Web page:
Twenty-five thousand years ago, the planet was a much more forbidding place. Much of the northern hemisphere sat underneath the mile-thick ice sheets that advanced from the poles and mountain ranges. Tundra and polar desert surrounded the glaciers, rendering much of the rest of the earth less than hospitable. It was colder, on average as much as 10 degrees Fahrenheit colder than it is now, and drier. With so much water locked up in permanent ice sheets, sea levels dropped, exposing huge areas of continental shelf. The trees retreated. Open, sprawling grasslands replaced forest across the northern reaches of the globe, places where chilly wind howled amid the herds of reindeer, mammoth, and bison, where lions and sabertooth tigers and giant wolves stalked the big grazers.
For most of the past 115,000 years, the planet has cooled and warmed, warmed and cooled, but always erred toward the colder side. This was the environment into which Homo sapiens emerged in Eurasia. Not only did anatomically modern humans survive these extremes of ice, desert, and wind; our ancestors thrived there, spreading out across the planet to populate its furthest reaches.
The ice reached its greatest extent between about 26,000 and 20,000 years ago. This was the Last Glacial Maximum, the stretch of time when the planet was at its coldest, the glaciers pushed the furthest, the sea levels were lowest, and humans retreated from their northern outposts and settled into safe refuges in the south. Our archaic cousins like Neanderthals and Denisovans were almost all gone, either died out or absorbed into the ranks of modern humans, leaving behind only faint traces in the genes of their successors. But by that point, Homo sapiens - with a little help from our extinct relatives - had already established itself everywhere from southern Africa to Siberia and Australia.
Who were these people, these inhabitants of a hard and varied land? How, exactly, did they migrate and prosper amid an environment that seems so antithetical to human life? And what were their lives like?
Let’s start by taking a look at the landscape. This is the mammoth steppe, the world’s most common biome (environment) around the time of the Last Glacial Maximum:
Mammoth steppe featured a mixture of highly productive grasses, shrubs, and flowering plants. This flora supported herds of large grazers that constantly broke up the snow and ice, fostering the growth of the very plants on which the grazers relied. Mammoth, bison, aurochs (wild cattle), wild horses, reindeer, woolly rhinoceros, and a vast array of other animal life flourished there. So too did humans. This was less an arctic desert than a grassland, more like a colder, dryer Serengeti than tundra. Outside some limited areas along the border between Siberia and Mongolia near the Altai Mountains, remnants whose climate has barely changed since the Last Glacial Maximum, it’s a biome that essentially no longer exists today.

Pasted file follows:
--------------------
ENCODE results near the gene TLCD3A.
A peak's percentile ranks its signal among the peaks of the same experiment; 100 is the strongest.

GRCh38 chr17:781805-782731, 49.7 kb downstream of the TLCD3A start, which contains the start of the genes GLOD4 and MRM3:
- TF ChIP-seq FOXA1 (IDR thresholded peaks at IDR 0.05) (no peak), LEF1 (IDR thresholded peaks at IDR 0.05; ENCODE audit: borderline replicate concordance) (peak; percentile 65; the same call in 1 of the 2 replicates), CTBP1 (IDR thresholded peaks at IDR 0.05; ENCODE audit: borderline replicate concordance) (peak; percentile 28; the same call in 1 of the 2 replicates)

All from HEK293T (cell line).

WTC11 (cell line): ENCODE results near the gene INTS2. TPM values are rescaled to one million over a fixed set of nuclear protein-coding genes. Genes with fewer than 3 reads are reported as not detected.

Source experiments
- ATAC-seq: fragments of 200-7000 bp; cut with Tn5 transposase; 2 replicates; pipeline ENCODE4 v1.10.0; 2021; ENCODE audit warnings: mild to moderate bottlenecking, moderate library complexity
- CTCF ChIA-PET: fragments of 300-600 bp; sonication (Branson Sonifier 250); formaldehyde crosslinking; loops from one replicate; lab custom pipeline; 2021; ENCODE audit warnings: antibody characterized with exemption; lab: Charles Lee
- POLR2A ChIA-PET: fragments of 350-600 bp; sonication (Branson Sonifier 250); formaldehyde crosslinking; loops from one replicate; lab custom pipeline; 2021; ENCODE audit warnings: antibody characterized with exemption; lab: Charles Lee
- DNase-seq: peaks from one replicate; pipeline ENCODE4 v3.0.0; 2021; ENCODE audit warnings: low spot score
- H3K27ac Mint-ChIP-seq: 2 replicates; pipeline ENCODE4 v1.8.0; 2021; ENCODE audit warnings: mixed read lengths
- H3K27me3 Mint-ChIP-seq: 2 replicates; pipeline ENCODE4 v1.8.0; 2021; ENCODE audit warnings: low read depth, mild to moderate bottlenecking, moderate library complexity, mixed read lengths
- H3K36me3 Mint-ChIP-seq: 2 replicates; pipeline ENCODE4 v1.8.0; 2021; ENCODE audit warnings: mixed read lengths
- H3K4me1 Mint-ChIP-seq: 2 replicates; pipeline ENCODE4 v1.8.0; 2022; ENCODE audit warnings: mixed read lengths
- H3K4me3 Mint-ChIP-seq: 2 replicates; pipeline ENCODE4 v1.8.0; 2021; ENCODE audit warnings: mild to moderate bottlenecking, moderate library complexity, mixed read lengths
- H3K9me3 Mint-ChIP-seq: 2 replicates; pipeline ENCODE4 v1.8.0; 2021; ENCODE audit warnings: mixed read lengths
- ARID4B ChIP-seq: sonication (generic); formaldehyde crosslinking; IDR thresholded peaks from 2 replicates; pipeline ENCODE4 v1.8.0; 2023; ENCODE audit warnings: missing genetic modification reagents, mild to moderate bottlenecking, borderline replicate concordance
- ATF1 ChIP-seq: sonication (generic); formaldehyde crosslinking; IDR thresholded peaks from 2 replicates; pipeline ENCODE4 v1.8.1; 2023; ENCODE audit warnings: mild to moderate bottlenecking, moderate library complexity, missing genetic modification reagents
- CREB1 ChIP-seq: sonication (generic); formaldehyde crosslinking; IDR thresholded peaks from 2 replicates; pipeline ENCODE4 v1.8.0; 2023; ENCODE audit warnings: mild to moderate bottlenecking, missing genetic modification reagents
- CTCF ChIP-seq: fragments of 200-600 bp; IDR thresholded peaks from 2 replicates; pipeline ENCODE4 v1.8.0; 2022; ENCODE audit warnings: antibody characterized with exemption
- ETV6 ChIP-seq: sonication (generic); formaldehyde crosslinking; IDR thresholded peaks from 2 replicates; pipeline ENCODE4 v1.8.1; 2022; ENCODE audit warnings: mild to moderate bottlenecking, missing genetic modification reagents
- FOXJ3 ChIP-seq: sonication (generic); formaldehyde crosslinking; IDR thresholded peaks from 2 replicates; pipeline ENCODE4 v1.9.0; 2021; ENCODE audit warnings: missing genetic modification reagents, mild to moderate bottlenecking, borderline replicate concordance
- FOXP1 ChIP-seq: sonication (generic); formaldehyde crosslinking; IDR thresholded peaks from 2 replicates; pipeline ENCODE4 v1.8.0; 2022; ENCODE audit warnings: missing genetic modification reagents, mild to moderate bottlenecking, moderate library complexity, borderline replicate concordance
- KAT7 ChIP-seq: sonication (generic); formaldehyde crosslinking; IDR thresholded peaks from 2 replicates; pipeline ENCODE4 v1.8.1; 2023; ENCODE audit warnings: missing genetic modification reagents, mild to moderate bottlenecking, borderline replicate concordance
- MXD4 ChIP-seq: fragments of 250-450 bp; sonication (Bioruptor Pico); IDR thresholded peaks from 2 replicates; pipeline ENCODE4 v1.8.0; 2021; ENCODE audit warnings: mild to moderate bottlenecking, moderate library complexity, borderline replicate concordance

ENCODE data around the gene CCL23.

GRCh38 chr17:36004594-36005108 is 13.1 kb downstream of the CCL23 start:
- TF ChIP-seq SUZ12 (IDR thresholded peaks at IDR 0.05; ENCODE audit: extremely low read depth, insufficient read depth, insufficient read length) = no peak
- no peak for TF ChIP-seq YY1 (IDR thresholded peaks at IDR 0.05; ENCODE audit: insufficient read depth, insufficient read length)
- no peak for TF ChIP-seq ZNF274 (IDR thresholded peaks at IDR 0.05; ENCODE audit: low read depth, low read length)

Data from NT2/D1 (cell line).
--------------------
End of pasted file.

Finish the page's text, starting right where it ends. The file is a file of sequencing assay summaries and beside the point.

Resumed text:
But mammoth steppe once existed everywhere from France to Siberia and beyond. The first migrants to the Americas lived in the mammoth steppe’s heartland in Beringia, the vast region connecting Siberia to Alaska and the Yukon that is now underneath the Bering Strait. The ancestors of the first Americans hunted mammoth, elk, and bison in Beringia; at the same time, the inhabitants of what’s now central France and western Germany ambushed herds of reindeer in river valleys. Small bands of hunter-gatherers fanned out across the mammoth steppe and the other productive grasslands of Eurasia and beyond.
By 20,000 years before the present, these hunter-gatherers had already been at it for a long time. Their ancestors - the people who contributed the vast majority of ancestry to all non-Africans today, and to many of those living inside our home continent - had first left Africa as early as 210,000 years ago; a skull dated to that period from a cave in Greece would seem to be the earliest evidence of Homo sapiens in Eurasia. Assuming this identification is correct, however, the group to whom this person belongs died out, leaving no trace on those who came later. The same seems to have been true of the Homo sapiens who took up residence in what’s now the Levant, particularly Israel, more than 100,000 years ago. One of these waves of early Homo sapiens migration might have left a tiny trace in the ancestry of later Neanderthals, who carried a little bit of our ancestry in the same way that we now carry theirs.